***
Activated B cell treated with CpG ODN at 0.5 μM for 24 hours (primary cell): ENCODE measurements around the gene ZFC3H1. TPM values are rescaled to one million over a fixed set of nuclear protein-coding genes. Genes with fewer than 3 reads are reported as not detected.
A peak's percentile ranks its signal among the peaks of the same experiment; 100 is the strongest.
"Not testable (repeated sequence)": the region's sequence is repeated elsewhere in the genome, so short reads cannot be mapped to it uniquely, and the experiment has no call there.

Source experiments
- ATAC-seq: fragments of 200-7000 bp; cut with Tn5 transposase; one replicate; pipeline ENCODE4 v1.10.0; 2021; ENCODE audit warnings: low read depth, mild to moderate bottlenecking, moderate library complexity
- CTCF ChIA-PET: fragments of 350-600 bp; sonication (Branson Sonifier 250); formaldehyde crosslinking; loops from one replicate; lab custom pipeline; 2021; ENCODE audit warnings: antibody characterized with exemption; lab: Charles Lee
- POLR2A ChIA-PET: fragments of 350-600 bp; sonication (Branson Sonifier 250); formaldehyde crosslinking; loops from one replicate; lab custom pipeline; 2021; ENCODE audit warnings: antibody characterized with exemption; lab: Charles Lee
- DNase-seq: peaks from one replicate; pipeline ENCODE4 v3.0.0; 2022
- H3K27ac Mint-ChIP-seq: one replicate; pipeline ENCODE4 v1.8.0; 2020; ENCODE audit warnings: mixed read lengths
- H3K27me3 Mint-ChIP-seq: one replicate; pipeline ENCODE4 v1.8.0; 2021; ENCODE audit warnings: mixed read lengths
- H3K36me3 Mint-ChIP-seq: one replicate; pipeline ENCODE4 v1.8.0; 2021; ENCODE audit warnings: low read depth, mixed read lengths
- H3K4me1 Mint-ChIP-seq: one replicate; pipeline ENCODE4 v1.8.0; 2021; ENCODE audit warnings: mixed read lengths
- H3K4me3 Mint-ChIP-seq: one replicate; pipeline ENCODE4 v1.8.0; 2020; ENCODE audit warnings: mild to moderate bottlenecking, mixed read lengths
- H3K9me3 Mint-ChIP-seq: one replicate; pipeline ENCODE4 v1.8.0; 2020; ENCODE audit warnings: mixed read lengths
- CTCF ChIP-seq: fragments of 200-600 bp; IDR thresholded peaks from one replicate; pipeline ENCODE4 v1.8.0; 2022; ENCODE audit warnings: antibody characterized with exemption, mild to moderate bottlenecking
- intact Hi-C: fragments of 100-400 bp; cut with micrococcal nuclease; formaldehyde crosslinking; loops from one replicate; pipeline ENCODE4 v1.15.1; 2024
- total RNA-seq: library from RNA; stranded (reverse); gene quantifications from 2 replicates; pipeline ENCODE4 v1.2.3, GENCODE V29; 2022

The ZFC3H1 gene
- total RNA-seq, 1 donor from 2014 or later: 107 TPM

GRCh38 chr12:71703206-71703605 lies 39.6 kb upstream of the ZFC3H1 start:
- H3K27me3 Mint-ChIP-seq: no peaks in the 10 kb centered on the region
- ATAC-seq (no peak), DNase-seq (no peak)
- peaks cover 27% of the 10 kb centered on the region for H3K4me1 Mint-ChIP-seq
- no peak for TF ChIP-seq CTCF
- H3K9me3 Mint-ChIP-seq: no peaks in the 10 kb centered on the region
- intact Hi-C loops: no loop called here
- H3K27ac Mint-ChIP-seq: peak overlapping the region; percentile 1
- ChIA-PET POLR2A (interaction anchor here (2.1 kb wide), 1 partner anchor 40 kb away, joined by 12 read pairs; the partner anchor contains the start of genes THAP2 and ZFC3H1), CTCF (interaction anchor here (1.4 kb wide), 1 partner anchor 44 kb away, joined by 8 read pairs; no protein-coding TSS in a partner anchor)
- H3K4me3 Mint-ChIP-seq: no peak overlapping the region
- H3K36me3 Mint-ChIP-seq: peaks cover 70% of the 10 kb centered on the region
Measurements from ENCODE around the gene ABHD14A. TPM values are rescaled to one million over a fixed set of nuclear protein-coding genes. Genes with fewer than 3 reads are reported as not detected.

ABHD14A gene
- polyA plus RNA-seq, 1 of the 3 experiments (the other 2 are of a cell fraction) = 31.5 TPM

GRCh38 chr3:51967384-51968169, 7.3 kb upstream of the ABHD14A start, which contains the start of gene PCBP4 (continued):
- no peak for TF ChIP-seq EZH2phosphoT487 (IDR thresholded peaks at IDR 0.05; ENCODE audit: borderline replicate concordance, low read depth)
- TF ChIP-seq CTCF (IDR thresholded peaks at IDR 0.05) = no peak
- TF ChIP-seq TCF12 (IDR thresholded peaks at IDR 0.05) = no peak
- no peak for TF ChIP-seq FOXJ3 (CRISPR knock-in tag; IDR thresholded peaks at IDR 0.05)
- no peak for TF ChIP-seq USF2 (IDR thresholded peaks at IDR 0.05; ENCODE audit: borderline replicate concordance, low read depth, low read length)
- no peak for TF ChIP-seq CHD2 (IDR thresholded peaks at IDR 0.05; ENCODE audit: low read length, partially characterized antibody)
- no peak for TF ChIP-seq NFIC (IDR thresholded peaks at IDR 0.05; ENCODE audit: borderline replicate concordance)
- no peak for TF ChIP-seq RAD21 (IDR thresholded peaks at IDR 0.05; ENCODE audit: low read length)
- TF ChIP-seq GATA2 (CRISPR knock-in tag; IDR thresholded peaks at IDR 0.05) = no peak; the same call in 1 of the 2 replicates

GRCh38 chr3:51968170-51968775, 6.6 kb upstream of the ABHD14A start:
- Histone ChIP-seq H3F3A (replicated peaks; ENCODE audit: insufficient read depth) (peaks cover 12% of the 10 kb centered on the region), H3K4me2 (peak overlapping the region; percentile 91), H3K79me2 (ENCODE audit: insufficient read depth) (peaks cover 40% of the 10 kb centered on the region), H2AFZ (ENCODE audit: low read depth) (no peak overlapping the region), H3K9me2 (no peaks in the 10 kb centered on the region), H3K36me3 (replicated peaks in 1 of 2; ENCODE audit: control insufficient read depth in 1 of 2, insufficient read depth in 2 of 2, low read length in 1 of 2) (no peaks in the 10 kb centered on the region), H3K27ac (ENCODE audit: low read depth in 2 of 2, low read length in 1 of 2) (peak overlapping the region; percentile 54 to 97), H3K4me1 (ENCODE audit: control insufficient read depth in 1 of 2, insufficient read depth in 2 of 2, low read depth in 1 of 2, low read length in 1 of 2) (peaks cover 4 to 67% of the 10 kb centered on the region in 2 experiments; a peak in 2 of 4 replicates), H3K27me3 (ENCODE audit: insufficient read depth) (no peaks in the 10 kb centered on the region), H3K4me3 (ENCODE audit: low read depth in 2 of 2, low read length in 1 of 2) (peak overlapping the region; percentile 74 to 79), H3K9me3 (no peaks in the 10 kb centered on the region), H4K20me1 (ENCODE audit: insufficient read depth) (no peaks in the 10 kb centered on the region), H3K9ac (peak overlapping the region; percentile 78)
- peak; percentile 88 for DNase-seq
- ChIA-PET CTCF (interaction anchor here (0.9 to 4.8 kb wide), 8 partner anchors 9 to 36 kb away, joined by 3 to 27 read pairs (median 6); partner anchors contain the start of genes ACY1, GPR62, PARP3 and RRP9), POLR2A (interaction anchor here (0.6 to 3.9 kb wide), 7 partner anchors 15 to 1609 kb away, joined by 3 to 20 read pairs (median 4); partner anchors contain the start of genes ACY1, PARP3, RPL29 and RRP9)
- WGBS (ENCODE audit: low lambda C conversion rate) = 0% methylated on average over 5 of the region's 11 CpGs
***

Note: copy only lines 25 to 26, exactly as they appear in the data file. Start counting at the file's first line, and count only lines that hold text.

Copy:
- H3K9me3 Mint-ChIP-seq: no peaks in the 10 kb centered on the region
- intact Hi-C loops: no loop called here